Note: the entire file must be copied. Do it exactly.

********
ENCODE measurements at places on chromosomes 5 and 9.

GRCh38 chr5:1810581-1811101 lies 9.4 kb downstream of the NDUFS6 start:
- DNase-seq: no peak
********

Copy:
ENCODE measurements at places on chromosomes 5 and 9.

GRCh38 chr5:1810581-1811101 lies 9.4 kb downstream of the NDUFS6 start:
- DNase-seq: no peak